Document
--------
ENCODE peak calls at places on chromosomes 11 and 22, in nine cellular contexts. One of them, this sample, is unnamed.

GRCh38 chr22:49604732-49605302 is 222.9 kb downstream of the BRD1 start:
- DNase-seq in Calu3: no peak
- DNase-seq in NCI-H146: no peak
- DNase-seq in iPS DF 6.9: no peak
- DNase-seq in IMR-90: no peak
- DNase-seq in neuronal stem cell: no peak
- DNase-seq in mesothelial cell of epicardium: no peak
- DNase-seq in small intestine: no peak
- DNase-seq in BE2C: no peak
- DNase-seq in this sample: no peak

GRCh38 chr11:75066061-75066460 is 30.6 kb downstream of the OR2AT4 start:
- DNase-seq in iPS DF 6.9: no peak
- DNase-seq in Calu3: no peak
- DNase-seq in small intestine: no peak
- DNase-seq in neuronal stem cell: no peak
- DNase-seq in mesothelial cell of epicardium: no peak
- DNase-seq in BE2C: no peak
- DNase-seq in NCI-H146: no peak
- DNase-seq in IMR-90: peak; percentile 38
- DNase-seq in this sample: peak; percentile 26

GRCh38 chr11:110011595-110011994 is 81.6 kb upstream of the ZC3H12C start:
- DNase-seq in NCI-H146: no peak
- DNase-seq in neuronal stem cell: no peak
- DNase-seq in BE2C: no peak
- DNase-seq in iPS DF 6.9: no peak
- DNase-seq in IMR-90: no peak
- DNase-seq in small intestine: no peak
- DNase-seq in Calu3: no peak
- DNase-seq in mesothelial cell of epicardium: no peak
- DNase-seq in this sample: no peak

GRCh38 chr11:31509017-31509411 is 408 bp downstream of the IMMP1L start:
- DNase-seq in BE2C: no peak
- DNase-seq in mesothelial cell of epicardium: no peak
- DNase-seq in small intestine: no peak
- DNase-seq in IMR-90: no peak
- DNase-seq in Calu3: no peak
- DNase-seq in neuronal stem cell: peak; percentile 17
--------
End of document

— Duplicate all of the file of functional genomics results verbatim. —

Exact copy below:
ENCODE peak calls at places on chromosomes 11 and 22, in nine cellular contexts. One of them, this sample, is unnamed.

GRCh38 chr22:49604732-49605302 is 222.9 kb downstream of the BRD1 start:
- DNase-seq in Calu3: no peak
- DNase-seq in NCI-H146: no peak
- DNase-seq in iPS DF 6.9: no peak
- DNase-seq in IMR-90: no peak
- DNase-seq in neuronal stem cell: no peak
- DNase-seq in mesothelial cell of epicardium: no peak
- DNase-seq in small intestine: no peak
- DNase-seq in BE2C: no peak
- DNase-seq in this sample: no peak

GRCh38 chr11:75066061-75066460 is 30.6 kb downstream of the OR2AT4 start:
- DNase-seq in iPS DF 6.9: no peak
- DNase-seq in Calu3: no peak
- DNase-seq in small intestine: no peak
- DNase-seq in neuronal stem cell: no peak
- DNase-seq in mesothelial cell of epicardium: no peak
- DNase-seq in BE2C: no peak
- DNase-seq in NCI-H146: no peak
- DNase-seq in IMR-90: peak; percentile 38
- DNase-seq in this sample: peak; percentile 26

GRCh38 chr11:110011595-110011994 is 81.6 kb upstream of the ZC3H12C start:
- DNase-seq in NCI-H146: no peak
- DNase-seq in neuronal stem cell: no peak
- DNase-seq in BE2C: no peak
- DNase-seq in iPS DF 6.9: no peak
- DNase-seq in IMR-90: no peak
- DNase-seq in small intestine: no peak
- DNase-seq in Calu3: no peak
- DNase-seq in mesothelial cell of epicardium: no peak
- DNase-seq in this sample: no peak

GRCh38 chr11:31509017-31509411 is 408 bp downstream of the IMMP1L start:
- DNase-seq in BE2C: no peak
- DNase-seq in mesothelial cell of epicardium: no peak
- DNase-seq in small intestine: no peak
- DNase-seq in IMR-90: no peak
- DNase-seq in Calu3: no peak
- DNase-seq in neuronal stem cell: peak; percentile 17